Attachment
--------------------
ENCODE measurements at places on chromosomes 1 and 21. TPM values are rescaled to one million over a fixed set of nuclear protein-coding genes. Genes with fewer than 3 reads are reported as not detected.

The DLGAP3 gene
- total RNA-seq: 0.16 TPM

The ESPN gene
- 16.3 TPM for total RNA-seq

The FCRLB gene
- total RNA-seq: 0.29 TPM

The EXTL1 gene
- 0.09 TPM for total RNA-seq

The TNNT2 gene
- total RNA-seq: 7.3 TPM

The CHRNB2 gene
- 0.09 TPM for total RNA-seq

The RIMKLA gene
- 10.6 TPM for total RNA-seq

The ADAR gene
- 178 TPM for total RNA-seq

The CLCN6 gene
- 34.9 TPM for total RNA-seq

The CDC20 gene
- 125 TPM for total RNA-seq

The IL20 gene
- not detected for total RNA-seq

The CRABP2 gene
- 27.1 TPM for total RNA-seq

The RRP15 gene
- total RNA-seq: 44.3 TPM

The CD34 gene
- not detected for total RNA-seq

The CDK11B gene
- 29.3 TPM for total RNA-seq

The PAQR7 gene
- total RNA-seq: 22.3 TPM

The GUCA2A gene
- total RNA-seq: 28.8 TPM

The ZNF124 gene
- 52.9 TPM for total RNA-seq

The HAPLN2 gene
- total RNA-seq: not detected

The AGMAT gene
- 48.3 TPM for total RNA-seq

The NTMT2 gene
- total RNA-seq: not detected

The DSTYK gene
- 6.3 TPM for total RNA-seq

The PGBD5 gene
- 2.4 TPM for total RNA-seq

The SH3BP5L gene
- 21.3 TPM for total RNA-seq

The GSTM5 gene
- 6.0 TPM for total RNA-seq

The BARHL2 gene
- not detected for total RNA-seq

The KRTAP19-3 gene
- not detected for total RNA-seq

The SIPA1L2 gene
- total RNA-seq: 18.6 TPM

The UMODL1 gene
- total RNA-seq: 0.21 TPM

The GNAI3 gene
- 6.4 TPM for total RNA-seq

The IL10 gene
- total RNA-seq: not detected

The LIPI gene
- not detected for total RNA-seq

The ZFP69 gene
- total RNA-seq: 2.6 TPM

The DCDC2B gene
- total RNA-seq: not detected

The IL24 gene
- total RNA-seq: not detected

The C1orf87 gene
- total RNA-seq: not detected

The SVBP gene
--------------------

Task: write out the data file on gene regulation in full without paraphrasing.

ENCODE measurements at places on chromosomes 1 and 21. TPM values are rescaled to one million over a fixed set of nuclear protein-coding genes. Genes with fewer than 3 reads are reported as not detected.

The DLGAP3 gene
- total RNA-seq: 0.16 TPM

The ESPN gene
- 16.3 TPM for total RNA-seq

The FCRLB gene
- total RNA-seq: 0.29 TPM

The EXTL1 gene
- 0.09 TPM for total RNA-seq

The TNNT2 gene
- total RNA-seq: 7.3 TPM

The CHRNB2 gene
- 0.09 TPM for total RNA-seq

The RIMKLA gene
- 10.6 TPM for total RNA-seq

The ADAR gene
- 178 TPM for total RNA-seq

The CLCN6 gene
- 34.9 TPM for total RNA-seq

The CDC20 gene
- 125 TPM for total RNA-seq

The IL20 gene
- not detected for total RNA-seq

The CRABP2 gene
- 27.1 TPM for total RNA-seq

The RRP15 gene
- total RNA-seq: 44.3 TPM

The CD34 gene
- not detected for total RNA-seq

The CDK11B gene
- 29.3 TPM for total RNA-seq

The PAQR7 gene
- total RNA-seq: 22.3 TPM

The GUCA2A gene
- total RNA-seq: 28.8 TPM

The ZNF124 gene
- 52.9 TPM for total RNA-seq

The HAPLN2 gene
- total RNA-seq: not detected

The AGMAT gene
- 48.3 TPM for total RNA-seq

The NTMT2 gene
- total RNA-seq: not detected

The DSTYK gene
- 6.3 TPM for total RNA-seq

The PGBD5 gene
- 2.4 TPM for total RNA-seq

The SH3BP5L gene
- 21.3 TPM for total RNA-seq

The GSTM5 gene
- 6.0 TPM for total RNA-seq

The BARHL2 gene
- not detected for total RNA-seq

The KRTAP19-3 gene
- not detected for total RNA-seq

The SIPA1L2 gene
- total RNA-seq: 18.6 TPM

The UMODL1 gene
- total RNA-seq: 0.21 TPM

The GNAI3 gene
- 6.4 TPM for total RNA-seq

The IL10 gene
- total RNA-seq: not detected

The LIPI gene
- not detected for total RNA-seq

The ZFP69 gene
- total RNA-seq: 2.6 TPM

The DCDC2B gene
- total RNA-seq: not detected

The IL24 gene
- total RNA-seq: not detected

The C1orf87 gene
- total RNA-seq: not detected

The SVBP gene